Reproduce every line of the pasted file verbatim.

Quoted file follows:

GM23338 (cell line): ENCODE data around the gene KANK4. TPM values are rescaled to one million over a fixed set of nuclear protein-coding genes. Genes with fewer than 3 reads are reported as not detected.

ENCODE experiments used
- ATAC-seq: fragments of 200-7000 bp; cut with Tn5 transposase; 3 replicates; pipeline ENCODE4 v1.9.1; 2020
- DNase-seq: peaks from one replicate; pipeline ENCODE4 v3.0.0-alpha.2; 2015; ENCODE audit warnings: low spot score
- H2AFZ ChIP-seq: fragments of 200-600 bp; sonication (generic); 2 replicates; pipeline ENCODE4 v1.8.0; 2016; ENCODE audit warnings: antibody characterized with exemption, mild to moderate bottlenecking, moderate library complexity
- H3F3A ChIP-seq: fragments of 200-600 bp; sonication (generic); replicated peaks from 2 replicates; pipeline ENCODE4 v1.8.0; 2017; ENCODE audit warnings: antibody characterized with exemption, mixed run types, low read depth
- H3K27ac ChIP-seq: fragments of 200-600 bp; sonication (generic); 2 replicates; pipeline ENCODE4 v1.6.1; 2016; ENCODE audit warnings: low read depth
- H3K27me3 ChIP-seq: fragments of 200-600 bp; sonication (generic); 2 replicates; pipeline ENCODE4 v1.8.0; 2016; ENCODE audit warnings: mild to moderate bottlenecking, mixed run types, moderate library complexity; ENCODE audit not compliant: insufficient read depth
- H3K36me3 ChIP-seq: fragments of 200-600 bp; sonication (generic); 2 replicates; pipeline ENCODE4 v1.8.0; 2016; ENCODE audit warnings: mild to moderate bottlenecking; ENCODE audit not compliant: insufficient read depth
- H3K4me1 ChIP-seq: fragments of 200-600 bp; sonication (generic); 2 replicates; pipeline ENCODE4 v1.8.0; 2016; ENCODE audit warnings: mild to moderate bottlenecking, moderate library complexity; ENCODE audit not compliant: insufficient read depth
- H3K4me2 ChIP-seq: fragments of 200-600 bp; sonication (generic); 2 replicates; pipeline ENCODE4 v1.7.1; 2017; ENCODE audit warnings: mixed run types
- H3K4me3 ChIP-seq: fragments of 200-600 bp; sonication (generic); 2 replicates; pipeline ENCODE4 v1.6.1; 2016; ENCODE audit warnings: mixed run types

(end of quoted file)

GM23338 (cell line): ENCODE data around the gene KANK4. TPM values are rescaled to one million over a fixed set of nuclear protein-coding genes. Genes with fewer than 3 reads are reported as not detected.

ENCODE experiments used
- ATAC-seq: fragments of 200-7000 bp; cut with Tn5 transposase; 3 replicates; pipeline ENCODE4 v1.9.1; 2020
- DNase-seq: peaks from one replicate; pipeline ENCODE4 v3.0.0-alpha.2; 2015; ENCODE audit warnings: low spot score
- H2AFZ ChIP-seq: fragments of 200-600 bp; sonication (generic); 2 replicates; pipeline ENCODE4 v1.8.0; 2016; ENCODE audit warnings: antibody characterized with exemption, mild to moderate bottlenecking, moderate library complexity
- H3F3A ChIP-seq: fragments of 200-600 bp; sonication (generic); replicated peaks from 2 replicates; pipeline ENCODE4 v1.8.0; 2017; ENCODE audit warnings: antibody characterized with exemption, mixed run types, low read depth
- H3K27ac ChIP-seq: fragments of 200-600 bp; sonication (generic); 2 replicates; pipeline ENCODE4 v1.6.1; 2016; ENCODE audit warnings: low read depth
- H3K27me3 ChIP-seq: fragments of 200-600 bp; sonication (generic); 2 replicates; pipeline ENCODE4 v1.8.0; 2016; ENCODE audit warnings: mild to moderate bottlenecking, mixed run types, moderate library complexity; ENCODE audit not compliant: insufficient read depth
- H3K36me3 ChIP-seq: fragments of 200-600 bp; sonication (generic); 2 replicates; pipeline ENCODE4 v1.8.0; 2016; ENCODE audit warnings: mild to moderate bottlenecking; ENCODE audit not compliant: insufficient read depth
- H3K4me1 ChIP-seq: fragments of 200-600 bp; sonication (generic); 2 replicates; pipeline ENCODE4 v1.8.0; 2016; ENCODE audit warnings: mild to moderate bottlenecking, moderate library complexity; ENCODE audit not compliant: insufficient read depth
- H3K4me2 ChIP-seq: fragments of 200-600 bp; sonication (generic); 2 replicates; pipeline ENCODE4 v1.7.1; 2017; ENCODE audit warnings: mixed run types
- H3K4me3 ChIP-seq: fragments of 200-600 bp; sonication (generic); 2 replicates; pipeline ENCODE4 v1.6.1; 2016; ENCODE audit warnings: mixed run types